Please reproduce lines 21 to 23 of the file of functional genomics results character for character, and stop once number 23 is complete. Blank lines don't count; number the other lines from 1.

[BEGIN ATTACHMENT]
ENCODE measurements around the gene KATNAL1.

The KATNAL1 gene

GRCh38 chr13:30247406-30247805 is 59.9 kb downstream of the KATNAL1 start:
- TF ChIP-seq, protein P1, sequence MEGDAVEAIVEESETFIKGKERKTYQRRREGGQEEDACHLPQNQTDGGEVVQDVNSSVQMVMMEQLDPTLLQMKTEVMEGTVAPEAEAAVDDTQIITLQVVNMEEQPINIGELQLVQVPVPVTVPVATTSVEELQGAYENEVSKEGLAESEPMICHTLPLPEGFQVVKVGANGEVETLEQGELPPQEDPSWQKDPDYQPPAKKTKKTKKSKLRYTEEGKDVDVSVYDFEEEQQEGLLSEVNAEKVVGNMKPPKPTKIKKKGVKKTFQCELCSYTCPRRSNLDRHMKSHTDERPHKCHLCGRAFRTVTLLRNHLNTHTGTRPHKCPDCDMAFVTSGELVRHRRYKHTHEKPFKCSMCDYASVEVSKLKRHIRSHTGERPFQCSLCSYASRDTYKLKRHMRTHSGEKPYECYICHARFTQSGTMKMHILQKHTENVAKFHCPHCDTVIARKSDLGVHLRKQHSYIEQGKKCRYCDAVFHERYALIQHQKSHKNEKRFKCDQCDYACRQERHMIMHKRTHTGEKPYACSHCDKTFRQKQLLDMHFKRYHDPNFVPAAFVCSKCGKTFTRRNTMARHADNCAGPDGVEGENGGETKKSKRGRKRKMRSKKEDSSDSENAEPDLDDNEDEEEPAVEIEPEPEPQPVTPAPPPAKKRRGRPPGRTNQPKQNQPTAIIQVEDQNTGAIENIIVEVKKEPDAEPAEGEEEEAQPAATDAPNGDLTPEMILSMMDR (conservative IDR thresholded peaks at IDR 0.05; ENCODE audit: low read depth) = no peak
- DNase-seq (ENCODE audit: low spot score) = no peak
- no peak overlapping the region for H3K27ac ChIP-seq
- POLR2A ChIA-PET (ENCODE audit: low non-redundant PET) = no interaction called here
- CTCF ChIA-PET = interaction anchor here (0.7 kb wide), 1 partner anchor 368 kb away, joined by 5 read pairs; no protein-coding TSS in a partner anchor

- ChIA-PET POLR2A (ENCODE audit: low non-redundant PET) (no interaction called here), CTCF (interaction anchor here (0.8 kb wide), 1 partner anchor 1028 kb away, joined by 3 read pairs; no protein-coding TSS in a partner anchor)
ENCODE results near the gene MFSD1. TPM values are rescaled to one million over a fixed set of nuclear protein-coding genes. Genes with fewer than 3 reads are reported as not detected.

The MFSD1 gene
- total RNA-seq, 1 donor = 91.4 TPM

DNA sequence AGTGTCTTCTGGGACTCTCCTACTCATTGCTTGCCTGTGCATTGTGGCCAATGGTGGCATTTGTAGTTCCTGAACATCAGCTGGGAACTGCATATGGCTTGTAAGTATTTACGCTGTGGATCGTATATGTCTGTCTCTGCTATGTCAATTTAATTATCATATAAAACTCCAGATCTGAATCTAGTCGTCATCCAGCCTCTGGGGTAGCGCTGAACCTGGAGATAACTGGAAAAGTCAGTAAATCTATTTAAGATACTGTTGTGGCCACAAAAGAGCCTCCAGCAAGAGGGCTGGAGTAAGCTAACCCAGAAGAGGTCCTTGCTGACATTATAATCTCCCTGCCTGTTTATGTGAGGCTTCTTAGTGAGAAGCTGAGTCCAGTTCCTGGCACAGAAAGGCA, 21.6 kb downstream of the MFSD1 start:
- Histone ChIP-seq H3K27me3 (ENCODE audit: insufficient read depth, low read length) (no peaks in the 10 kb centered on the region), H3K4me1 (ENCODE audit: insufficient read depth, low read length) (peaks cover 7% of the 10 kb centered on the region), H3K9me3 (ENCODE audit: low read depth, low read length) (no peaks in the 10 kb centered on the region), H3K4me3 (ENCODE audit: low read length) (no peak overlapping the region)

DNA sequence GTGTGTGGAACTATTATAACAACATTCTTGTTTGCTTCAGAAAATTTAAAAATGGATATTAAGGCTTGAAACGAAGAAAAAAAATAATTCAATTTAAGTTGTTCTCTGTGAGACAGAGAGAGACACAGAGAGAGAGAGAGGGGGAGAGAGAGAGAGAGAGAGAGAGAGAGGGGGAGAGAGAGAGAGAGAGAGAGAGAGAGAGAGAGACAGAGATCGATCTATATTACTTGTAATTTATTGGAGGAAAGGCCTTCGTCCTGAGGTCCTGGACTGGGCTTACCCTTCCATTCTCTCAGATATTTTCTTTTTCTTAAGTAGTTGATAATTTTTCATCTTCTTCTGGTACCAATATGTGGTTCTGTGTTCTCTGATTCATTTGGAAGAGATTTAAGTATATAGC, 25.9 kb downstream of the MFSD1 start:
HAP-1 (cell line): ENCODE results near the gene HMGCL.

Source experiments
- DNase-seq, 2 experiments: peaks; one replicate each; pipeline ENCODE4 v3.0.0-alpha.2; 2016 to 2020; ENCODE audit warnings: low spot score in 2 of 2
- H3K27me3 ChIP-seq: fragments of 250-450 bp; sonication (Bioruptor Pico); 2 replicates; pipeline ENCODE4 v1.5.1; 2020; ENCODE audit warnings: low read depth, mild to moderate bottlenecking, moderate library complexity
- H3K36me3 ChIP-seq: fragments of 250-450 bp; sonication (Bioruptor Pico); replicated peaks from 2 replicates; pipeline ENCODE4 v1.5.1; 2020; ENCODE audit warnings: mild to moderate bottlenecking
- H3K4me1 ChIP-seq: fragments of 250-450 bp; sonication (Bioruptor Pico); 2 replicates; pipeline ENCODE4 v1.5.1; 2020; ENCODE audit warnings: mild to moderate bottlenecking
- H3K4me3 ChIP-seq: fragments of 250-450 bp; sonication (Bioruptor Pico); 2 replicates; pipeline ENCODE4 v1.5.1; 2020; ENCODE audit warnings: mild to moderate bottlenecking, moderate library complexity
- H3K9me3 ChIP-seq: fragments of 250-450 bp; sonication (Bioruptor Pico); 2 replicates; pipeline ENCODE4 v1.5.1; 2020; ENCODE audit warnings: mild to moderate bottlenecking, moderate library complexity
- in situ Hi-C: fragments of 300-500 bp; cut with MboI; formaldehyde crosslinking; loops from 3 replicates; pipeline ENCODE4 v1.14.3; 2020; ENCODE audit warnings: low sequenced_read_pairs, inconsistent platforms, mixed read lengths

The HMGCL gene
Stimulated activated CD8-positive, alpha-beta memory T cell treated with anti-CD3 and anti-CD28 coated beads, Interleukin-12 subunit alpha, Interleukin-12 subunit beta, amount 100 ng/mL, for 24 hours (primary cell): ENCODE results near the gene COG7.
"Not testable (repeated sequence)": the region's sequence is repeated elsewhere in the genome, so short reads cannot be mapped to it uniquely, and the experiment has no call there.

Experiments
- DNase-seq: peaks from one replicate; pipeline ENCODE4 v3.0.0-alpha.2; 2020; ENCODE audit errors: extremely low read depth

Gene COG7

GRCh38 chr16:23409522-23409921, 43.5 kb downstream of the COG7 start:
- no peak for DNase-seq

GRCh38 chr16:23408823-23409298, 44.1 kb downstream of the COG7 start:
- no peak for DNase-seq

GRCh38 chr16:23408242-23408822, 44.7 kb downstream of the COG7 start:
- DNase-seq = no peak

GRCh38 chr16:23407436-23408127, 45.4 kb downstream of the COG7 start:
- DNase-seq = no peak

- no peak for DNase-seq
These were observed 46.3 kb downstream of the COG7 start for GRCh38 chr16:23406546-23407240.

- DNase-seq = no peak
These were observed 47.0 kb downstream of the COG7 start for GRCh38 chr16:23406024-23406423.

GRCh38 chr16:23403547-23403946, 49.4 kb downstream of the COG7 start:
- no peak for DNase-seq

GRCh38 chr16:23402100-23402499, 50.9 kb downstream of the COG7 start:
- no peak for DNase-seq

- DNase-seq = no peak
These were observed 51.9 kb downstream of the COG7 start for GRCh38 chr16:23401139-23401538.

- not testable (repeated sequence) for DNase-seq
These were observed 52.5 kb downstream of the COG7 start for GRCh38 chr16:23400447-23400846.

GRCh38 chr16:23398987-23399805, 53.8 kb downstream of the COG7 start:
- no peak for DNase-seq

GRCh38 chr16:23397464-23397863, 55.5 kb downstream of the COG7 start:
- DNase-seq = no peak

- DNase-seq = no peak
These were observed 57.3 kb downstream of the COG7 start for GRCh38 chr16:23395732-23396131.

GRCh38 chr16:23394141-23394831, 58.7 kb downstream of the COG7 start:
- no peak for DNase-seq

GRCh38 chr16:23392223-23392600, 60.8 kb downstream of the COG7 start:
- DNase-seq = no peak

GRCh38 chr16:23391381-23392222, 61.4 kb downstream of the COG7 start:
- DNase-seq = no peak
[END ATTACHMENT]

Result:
- H3K4me1 ChIP-seq: fragments of 250-450 bp; sonication (Bioruptor Pico); 2 replicates; pipeline ENCODE4 v1.5.1; 2020; ENCODE audit warnings: mild to moderate bottlenecking
- H3K4me3 ChIP-seq: fragments of 250-450 bp; sonication (Bioruptor Pico); 2 replicates; pipeline ENCODE4 v1.5.1; 2020; ENCODE audit warnings: mild to moderate bottlenecking, moderate library complexity
- H3K9me3 ChIP-seq: fragments of 250-450 bp; sonication (Bioruptor Pico); 2 replicates; pipeline ENCODE4 v1.5.1; 2020; ENCODE audit warnings: mild to moderate bottlenecking, moderate library complexity